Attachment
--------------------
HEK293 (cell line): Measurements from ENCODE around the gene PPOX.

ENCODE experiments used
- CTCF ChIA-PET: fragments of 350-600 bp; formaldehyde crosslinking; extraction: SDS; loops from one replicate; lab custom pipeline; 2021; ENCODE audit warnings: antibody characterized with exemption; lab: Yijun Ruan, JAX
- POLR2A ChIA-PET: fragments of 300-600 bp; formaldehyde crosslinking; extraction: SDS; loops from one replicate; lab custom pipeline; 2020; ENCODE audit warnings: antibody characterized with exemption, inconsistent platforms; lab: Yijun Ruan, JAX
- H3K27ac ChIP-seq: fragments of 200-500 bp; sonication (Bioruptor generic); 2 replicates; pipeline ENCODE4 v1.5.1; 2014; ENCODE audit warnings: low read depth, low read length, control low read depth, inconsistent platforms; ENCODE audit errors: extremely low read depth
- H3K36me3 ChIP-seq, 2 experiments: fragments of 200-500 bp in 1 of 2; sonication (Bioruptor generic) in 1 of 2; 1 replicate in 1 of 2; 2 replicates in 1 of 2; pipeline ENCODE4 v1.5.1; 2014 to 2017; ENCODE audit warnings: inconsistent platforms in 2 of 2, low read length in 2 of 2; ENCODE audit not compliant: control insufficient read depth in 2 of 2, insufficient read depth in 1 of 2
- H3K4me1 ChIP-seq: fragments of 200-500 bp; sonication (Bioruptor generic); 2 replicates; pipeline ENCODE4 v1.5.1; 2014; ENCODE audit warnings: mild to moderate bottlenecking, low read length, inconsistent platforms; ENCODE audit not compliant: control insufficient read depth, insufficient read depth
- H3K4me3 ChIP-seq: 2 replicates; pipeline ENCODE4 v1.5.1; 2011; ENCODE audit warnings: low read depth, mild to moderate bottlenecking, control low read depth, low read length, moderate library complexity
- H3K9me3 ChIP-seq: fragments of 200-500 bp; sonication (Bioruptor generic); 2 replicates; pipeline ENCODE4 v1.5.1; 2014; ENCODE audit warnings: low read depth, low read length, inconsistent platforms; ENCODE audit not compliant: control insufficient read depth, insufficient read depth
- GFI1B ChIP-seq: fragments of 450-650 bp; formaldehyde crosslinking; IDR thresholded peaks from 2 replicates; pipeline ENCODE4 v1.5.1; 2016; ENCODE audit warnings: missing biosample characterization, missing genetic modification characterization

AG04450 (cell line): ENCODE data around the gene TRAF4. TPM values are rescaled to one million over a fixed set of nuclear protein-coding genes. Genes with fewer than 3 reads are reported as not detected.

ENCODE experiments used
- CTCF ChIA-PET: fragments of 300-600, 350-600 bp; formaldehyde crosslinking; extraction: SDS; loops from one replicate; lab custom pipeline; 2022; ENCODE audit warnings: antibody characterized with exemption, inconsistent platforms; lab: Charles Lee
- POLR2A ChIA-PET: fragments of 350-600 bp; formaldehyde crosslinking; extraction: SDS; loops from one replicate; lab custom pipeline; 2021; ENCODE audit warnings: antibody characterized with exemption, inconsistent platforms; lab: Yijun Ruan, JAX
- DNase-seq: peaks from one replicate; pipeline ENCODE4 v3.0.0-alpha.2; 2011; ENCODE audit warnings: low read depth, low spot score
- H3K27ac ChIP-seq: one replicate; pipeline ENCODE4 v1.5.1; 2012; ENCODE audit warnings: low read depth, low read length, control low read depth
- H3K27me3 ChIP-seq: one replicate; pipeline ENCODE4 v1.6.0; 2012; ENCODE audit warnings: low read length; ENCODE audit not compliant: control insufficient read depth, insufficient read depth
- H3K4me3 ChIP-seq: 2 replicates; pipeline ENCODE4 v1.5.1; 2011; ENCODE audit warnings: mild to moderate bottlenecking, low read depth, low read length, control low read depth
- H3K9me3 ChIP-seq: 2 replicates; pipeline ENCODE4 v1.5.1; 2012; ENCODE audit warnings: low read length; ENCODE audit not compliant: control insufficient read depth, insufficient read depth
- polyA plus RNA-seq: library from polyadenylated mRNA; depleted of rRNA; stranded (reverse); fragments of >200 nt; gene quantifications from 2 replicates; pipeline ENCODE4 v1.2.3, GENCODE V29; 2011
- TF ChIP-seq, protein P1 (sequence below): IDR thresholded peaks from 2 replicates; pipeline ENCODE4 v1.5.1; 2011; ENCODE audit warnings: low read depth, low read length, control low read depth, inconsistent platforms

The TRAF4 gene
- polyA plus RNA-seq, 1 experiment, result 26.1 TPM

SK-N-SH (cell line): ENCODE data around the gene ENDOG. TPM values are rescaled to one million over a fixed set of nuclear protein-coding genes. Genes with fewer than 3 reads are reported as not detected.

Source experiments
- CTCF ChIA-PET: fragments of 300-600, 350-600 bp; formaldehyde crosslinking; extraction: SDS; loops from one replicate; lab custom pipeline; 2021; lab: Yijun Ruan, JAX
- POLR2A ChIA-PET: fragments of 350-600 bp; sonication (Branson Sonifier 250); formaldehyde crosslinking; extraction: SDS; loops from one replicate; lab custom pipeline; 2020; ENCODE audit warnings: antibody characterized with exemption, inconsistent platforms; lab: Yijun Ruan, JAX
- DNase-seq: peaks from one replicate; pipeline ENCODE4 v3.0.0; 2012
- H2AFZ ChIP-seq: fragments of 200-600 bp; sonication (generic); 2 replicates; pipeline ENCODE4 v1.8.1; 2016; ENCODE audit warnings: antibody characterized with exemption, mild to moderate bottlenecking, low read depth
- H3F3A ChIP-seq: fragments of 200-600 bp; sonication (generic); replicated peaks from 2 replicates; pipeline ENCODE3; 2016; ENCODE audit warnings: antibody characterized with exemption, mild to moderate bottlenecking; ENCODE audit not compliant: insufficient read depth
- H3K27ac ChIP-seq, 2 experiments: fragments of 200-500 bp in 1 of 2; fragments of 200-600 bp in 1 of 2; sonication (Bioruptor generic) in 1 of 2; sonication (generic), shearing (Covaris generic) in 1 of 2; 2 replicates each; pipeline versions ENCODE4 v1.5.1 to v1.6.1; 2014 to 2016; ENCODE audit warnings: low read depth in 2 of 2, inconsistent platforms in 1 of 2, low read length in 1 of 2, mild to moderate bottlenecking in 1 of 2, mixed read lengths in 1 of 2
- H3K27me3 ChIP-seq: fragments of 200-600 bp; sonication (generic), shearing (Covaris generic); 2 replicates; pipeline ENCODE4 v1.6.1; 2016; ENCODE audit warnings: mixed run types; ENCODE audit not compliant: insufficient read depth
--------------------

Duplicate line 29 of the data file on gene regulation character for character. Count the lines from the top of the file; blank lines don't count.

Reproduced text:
- H2AFZ ChIP-seq: fragments of 200-600 bp; sonication (generic); 2 replicates; pipeline ENCODE4 v1.8.1; 2016; ENCODE audit warnings: antibody characterized with exemption, mild to moderate bottlenecking, low read depth